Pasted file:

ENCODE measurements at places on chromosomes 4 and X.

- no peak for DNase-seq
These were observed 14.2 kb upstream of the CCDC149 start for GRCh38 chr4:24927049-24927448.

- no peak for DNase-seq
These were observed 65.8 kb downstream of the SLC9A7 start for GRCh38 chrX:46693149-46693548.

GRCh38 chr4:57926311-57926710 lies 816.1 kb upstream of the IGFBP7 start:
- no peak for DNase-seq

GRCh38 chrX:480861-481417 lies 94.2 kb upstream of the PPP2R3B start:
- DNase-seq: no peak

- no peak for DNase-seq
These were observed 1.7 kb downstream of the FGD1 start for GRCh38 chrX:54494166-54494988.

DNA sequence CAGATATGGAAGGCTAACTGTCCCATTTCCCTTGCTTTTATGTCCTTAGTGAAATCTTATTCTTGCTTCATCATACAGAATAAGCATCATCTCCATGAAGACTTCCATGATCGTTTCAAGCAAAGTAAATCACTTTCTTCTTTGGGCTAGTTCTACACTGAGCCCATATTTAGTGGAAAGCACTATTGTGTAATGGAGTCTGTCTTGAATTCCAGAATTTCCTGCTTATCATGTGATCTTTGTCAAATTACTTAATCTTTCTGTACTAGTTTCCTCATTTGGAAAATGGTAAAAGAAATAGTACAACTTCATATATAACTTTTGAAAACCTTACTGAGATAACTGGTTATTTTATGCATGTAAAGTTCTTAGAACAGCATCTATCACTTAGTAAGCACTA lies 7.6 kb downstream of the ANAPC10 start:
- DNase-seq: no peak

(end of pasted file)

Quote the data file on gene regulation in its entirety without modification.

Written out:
ENCODE measurements at places on chromosomes 4 and X.

- no peak for DNase-seq
These were observed 14.2 kb upstream of the CCDC149 start for GRCh38 chr4:24927049-24927448.

- no peak for DNase-seq
These were observed 65.8 kb downstream of the SLC9A7 start for GRCh38 chrX:46693149-46693548.

GRCh38 chr4:57926311-57926710 lies 816.1 kb upstream of the IGFBP7 start:
- no peak for DNase-seq

GRCh38 chrX:480861-481417 lies 94.2 kb upstream of the PPP2R3B start:
- DNase-seq: no peak

- no peak for DNase-seq
These were observed 1.7 kb downstream of the FGD1 start for GRCh38 chrX:54494166-54494988.

DNA sequence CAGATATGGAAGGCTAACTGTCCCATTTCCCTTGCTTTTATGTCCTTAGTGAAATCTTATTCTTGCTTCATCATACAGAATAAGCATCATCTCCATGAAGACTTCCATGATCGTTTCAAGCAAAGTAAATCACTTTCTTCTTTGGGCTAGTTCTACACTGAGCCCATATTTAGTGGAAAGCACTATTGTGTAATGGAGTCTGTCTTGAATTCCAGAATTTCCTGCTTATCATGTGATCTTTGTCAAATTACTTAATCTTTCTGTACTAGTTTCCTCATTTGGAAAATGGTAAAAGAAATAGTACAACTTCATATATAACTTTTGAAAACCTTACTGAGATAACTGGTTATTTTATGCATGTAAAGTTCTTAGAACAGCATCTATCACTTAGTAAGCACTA lies 7.6 kb downstream of the ANAPC10 start:
- DNase-seq: no peak